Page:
Surfing In Tongues

It's not English-only anymore. It's time for Net merchants to go multilingual

Around the globe, English is the language of power: It's the official tongue in dozens of nations, from Australia to Zimbabwe. It's spoken by millions of people in more than 100 countries. Business and cultural elites everywhere can manage at least a few words. It's not surprising, then, that as the Internet has revolutionized global commerce, English has become the lingua franca of the World Wide Web.

But Achtung, baby. This Web is finally living up to its worldwide name. Just four years ago, English was the native language of 80% of Web users, and nearly all Netizens could read it to some degree. Today, English is the mother tongue of less than half the people on the Net, says market researcher Global Reach Inc. That means merchants had better not talk dollars to German-speaking cybercitizens who think in Deutsche marks. "It gives you an incentive to use a service--if it's multilingual," says Brigitte E. Biver, a German working for Commerzbank in Chicago. "It's smart."

Attenzione, Web merchants. This is no passing phase. As the Net penetrates ever-deeper into non-Anglophone societies, more users won't know English. By 2004, only one-third of Web users will be native English speakers, estimates Global Reach. In three years, Internet spending outside the U.S. will top $914 billion, two-thirds of the world's $1.64 trillion in e-commerce, according to researcher International Data Corp.

Smart Net companies such as Yahoo! Inc. (YHOO) and Amazon.com (AMZN) are perking up their ears. Yahoo has sites in a dozen tongues, and Amazon hawks books on Japanese-, French-, and German-language sites. But they're the exception. Despite growing multiculturalism online, 55% of U.S.-based Net companies offer sites only in English, says IDC. Overseas firms are stepping into the breach. From Asian financial source Boom.com to Central European city-guide Globopolis.com, foreign-owned sites are creating pages in multiple languages to reach their customers around the world.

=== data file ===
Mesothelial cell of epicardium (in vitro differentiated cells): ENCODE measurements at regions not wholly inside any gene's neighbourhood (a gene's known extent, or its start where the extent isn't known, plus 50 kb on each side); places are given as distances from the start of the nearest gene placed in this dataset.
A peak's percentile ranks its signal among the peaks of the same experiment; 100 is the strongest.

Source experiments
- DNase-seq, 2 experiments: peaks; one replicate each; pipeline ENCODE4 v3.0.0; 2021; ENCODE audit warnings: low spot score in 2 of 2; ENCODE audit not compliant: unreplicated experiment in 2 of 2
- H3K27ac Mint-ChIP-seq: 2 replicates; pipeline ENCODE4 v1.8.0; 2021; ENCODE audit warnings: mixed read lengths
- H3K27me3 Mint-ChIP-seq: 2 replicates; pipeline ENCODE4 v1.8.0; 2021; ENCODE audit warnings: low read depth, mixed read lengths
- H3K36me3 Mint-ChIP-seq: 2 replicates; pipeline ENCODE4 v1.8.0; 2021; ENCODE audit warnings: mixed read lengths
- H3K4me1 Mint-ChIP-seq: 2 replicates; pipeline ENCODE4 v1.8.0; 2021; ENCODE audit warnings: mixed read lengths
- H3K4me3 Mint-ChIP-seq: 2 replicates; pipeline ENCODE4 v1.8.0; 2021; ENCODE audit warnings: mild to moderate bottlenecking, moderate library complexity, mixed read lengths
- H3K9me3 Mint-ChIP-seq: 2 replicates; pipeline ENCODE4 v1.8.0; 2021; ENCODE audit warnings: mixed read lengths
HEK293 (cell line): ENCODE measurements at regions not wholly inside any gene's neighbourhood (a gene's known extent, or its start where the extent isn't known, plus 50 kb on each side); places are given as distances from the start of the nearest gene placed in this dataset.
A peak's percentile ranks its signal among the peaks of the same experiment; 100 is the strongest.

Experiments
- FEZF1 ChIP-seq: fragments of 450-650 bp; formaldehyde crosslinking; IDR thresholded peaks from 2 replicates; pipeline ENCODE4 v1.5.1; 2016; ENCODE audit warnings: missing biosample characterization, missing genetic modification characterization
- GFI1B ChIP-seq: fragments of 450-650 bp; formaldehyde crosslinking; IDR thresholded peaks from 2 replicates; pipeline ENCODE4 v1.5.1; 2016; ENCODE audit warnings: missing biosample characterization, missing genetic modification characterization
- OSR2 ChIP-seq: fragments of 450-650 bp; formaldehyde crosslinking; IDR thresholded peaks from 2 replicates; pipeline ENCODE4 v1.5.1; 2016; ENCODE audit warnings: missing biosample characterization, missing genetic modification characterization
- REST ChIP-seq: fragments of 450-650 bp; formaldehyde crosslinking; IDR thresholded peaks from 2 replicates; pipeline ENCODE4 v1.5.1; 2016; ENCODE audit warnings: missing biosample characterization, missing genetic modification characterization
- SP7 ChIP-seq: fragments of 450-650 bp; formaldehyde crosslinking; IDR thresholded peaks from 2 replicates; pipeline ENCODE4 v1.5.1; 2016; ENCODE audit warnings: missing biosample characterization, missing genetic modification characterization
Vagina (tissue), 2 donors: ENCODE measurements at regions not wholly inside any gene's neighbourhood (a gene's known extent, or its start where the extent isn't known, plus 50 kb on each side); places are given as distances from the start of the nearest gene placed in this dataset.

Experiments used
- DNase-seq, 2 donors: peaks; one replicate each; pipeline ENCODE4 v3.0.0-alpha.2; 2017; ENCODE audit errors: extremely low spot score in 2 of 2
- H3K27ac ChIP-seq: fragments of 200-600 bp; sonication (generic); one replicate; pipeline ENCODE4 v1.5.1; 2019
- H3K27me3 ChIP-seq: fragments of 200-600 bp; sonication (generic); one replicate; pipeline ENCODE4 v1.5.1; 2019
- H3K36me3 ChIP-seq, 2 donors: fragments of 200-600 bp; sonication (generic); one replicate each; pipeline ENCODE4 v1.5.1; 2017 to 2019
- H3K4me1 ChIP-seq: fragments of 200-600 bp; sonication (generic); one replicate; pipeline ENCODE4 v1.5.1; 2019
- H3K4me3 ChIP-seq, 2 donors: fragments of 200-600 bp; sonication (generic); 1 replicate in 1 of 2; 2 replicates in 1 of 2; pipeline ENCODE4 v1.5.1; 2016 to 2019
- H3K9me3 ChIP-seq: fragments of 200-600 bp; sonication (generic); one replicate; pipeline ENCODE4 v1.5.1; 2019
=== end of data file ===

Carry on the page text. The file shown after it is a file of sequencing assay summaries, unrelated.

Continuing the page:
Companies reap big benefits from going global. eBay Inc., for example, runs sites in Germany and France--dominating those markets, selling twice as many goods as competitors do. And GongShee.com, an online store for Chinese foods, launched an English-only site last spring, but sales were sluggish. In September, it added Chinese descriptions, and orders jumped sevenfold, says Parry Singh, chief executive of EthnicGrocer.com Inc., GongShee's parent.

Building a multilingual e-commerce site is no cinch. The overhaul can cost anywhere from tens of thousands to millions of dollars, depending on a site's size, says Alex S. Pressman, president of Uniscape Inc., a globalization software company. It's not just about language: A site must handle orders in different currencies, characters, and measurements. And there are differences in the way cultures handle the Web. Some languages, and sites, are read from right to left. And U.S. Net icons such as mailboxes or shopping carts are unfamiliar in some countries. Designing Web sites is "different in each culture," says Alison C. Toon, globalization guru for Hewlett-Packard Co.'s (HWP) eight-language IT Resource Center. So snap to it, Webmasters, and start posting pages that reflect the wide world of today's Web.